News Bits

by Luke Muehlhauser on February 5, 2010 in News

I have spoken. Best films of the decade.

My Atheism Search Engine now searches 518 sites written by atheists.

I updated my History of Common Sense Atheism.

I keep adding to my list of Living Philosophers of Religion. The list now has over 200 names, with links to their most important works.

Battleground God, from The Philosopher’s Magazine, is a fun game for wannabe philosophers. The point of the game is to design a God that is logically consistent. You may find it surprisingly hard to succeed! Click here to play.

Also see the other philosophy games by TPM.

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{ 15 comments… read them below or add one }

Justfinethanks February 5, 2010 at 9:47 pm

I have spoken. Best films of the decade.

Fantastic list. My number one is definitely Eternal Sunshine. I can’t think of another movie that more accurately portrays romantic relationships as most people experience them: a miserable gauntlet self doubt, bickering, and queasy instability, that nonetheless is a conduit for some of the most fulfilling experiences a human can have. It pulls off something really amazing in that it makes love look simultaneously completely horrible and completely worth it.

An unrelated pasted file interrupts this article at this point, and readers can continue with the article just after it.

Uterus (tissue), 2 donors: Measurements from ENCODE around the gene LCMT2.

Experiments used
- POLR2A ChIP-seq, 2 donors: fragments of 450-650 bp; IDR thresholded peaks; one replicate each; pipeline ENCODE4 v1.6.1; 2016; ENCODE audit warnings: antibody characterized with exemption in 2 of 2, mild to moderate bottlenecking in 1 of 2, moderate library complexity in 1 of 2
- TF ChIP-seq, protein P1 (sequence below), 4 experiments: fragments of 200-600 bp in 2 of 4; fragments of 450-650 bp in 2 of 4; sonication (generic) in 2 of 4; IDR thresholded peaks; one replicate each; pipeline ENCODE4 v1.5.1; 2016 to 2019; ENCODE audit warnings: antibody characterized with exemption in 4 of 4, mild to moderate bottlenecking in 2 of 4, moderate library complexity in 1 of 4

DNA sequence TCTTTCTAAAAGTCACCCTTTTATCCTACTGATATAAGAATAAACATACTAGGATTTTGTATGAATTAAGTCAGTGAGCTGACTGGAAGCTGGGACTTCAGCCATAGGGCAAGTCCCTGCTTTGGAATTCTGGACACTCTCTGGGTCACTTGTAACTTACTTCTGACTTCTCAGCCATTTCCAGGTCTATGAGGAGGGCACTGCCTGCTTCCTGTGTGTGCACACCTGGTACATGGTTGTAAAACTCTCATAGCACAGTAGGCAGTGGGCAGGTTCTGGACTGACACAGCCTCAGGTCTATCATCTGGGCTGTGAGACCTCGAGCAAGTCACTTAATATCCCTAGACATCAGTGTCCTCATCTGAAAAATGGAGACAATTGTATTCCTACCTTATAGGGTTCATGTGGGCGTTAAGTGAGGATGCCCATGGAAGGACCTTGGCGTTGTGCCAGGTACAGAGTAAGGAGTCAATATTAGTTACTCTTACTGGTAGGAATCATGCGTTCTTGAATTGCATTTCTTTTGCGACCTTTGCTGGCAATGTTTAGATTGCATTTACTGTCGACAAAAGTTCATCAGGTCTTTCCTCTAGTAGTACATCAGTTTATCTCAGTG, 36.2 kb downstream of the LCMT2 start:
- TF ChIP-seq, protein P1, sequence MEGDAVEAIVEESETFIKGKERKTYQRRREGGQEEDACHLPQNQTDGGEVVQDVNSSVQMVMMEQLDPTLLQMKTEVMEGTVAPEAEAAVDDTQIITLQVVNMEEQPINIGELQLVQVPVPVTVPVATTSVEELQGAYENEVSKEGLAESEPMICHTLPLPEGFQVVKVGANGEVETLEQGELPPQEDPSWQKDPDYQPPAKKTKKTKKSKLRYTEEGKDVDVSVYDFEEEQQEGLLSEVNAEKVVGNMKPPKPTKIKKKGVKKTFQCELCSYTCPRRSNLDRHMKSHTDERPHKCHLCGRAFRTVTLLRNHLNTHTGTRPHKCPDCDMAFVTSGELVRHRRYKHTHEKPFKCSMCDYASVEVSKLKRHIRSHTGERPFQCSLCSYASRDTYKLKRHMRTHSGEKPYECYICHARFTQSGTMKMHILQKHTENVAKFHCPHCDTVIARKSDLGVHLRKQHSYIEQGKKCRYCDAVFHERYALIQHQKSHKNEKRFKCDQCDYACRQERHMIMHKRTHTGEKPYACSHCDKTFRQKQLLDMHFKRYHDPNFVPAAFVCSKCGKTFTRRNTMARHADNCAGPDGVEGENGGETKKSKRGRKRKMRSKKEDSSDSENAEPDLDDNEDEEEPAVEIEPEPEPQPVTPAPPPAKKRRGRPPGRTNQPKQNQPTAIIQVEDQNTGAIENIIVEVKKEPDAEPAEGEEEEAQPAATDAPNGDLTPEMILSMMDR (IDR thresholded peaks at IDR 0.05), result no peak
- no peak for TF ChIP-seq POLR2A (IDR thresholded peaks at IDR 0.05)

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Steven February 6, 2010 at 2:19 am

The list is lacking, I think. No Herzog? No “Inland Empire”? No *anything* European?

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Haukur February 6, 2010 at 3:04 am

You are a man of contradictions, Luke! You combine a sophisticated taste in film with an incredibly garish taste in women :)

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lukeprog February 6, 2010 at 3:33 am

Steven,

It’s only a top 10. :)

Of course Dogville is European, as are my choices for #11 and #12. The really bad part is I’ve got no Asian.

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Charles February 6, 2010 at 4:36 am

I really enjoyed Staying Alive and Morality Play. However, Taboo has one flaw. (It considers eating a cat and raping a chicken private actions. These are hardly private for the chicken and the cat!)

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Haukur February 6, 2010 at 5:01 am

I did the Battleground God thing and it told me, “You took zero direct hits and you bit 1 bullets”. The bullet came from answering this question (and a special case of it involving a serial killer):

It is justifiable to base one’s beliefs about the external world on a firm, inner conviction, regardless of the external evidence, or lack of it, for the truth or falsity of these convictions.